"It's a big deal, especially in Cleveland, where arts education has really been curtailed over the last decade," Norrick says. "This organization was perfect for me because I wanted to be involved with something having to do with kids and the theatre arts."
Norrick joined the Young Audiences board of trustees in 1999, then became chair of the development committee, where he coordinated fund-raising efforts. He was then promoted to chairman of the board.
"We had one of our most successful years last year," Norrick says. "This is an organization that is doing some wonderful work, and I'm really proud to be part of it." How to reach: Business Volunteers Unlimited, (216) 736-7711.
"It's simple," Brady says. "It's easier to track and compare graphically rather than going back through and going through a lot of sheets and a lot of computer backup information."
Benchmarking uses charts, graphs and other visual elements to compare your company's performance during a time period to a previous year, quarter, month, cycle or any time period. You can compare output, financial results or anything that contributes to running your company. The idea is not new, but it is now much easier to gauge your internal performance against industry averages to see where your company stands in the market.
"Benchmarking is becoming a lot more popular because people have better access to information," says Dale Ruther, partner at accounting firm Bober, Markey, Fedorovich & Co. in Akron. "The Internet has helped, and trade associations are offering more of this type of information to their members."
Ruther has helped expand North American Precast's benchmarking program to help compare to the rest of the pre-cast concrete industry using data collected from the Pre-cast Concrete Institute in Chicago, a trade association.
"Now I let Dale do all the work for me," Brady says. "That way he has all the information that concerns the accounting firm."
Here are some benefits of benchmarking.
The major plus to benchmarking is it lets you quickly see your operational costs over time. Even fractional changes to your labor, material or overhead expenses can have a large financial impact at year's end.
"People see their material costs were only 1 percent higher than the year before and they think it's not a big deal," Ruther explains. "If you spend $20 million on materials, that 1 percent translates into $200,000. That all falls to the bottom line."
Benchmarking allows you to track more than just sales records with your competitors. Highly specific information like salary scales, gross profit, return on assets, labor cost per square foot and other labor productivity statistics, material costs, sales per plant, sales at job site level is usually available. That data will give you a much clearer picture about where you stand in the market.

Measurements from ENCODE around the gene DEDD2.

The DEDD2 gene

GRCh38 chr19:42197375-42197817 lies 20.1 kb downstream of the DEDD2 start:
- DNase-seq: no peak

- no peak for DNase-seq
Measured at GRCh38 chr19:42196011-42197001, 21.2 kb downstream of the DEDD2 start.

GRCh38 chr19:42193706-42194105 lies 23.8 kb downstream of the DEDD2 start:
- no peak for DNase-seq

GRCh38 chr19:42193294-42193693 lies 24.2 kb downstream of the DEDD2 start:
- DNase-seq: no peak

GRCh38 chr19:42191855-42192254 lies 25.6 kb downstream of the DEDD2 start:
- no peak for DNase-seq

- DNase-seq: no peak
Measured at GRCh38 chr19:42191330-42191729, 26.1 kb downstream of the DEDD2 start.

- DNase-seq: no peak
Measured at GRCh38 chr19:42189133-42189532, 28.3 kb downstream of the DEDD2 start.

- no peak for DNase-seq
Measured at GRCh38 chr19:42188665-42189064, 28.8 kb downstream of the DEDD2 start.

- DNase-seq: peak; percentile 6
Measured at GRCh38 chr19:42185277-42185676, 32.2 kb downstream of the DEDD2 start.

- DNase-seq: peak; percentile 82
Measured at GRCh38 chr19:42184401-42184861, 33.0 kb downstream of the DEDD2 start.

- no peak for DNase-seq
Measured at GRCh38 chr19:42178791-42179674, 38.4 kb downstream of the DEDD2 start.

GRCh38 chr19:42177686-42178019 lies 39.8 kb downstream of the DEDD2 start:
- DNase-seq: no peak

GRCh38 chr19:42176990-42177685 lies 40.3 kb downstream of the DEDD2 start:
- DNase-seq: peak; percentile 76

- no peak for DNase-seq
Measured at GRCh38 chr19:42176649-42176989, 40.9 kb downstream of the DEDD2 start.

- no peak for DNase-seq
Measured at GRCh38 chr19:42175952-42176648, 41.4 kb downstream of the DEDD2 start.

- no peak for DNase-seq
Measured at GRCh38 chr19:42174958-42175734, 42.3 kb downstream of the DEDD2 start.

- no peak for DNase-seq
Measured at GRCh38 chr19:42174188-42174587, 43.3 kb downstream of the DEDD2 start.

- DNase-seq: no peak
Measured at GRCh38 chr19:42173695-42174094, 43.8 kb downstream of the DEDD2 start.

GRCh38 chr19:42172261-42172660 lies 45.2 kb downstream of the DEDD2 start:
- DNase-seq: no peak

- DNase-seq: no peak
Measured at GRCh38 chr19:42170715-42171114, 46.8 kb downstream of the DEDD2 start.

Better employee management
Benchmarking can help establish productivity and financial goals. Using industry average labor costs, a company can manage labor differently, change schedules, limit overtime or revise processes to ensure that materials are delivered to the worksite more efficiently.
How to reach: Bober, Markey, Fedorovich & Co., (330) 762-9785; North American Precast, (330) 655-9336.
Sure, we were disappointed there was no pizza, but it got our attention. Inside the box, the lid becomes a computer monitor and the interior is decorated with a photo of a computer keyboard and a pizza.
Inside, on square sheets of paper, there's an introduction letter, PC On Call background information, description of services and employee contact information. It's the same basic information mailed to us every day but delivered in a creative way. It conveys the message that PC On Call "delivers" computer repair.
We at SBN Magazine get heaps of direct mail every day from companies, PR agencies and authors eager for copy in our publication. Too often, the mail is a generic press release enclosed in a glossy folder with a CEO mug shot and/or company logo. These packages are usually routed to the circular file (trash can) or stuck in a pile that might as well be labeled "Throw away in three months."
But every so often we get an innovative direct mail promotional package, and it's not always from a Ford Motor Co. or a Microsoft, which can afford to dump millions into marketing materials. This time it was from PC On Call.
Kevin Boothe, PC On Call's director of marketing, developed the pizza delivery concept with Dan Pinger Public Relations in Cincinnati.
"We were looking for some unique way to break through the clutter," Boothe says. "We wanted it to be creative and relevant to our business. There's nothing worse than to get a tchotchke of some sort and then ask, 'What did they send me this for? It has nothing to do with what they do.'"
The mailing was part of a media awareness campaign PC On Call launched at the beginning of the year.
There's still one question: How did they know we like pizza so much?
How to reach: PC On Call Inc., (888) PC-ONCALL or www.pconcall.com; Dan Pinger Public Relations, (513) 564-0700
Send a messageCreative direct mail will get you noticed, but it must deliver a clear message about your company or it's headed for dumpster. Stacy Stufft, senior account executive at Dan Pinger Public Relations in Cincinnati, offers these suggestions for designing your creative direct mail package.
Define your goal. "Sending something for the sake of sending it out or the sake of being creative isn't going to be effective unless it ultimately calls someone to act," Stufft says. "In our case, it was a softer sell, just reminding the media to turn to PC On Call in terms of a source."
Make your company unique. For PC On Call, its distinction was delivery. That's what it does best. That's what differentiates it in the market.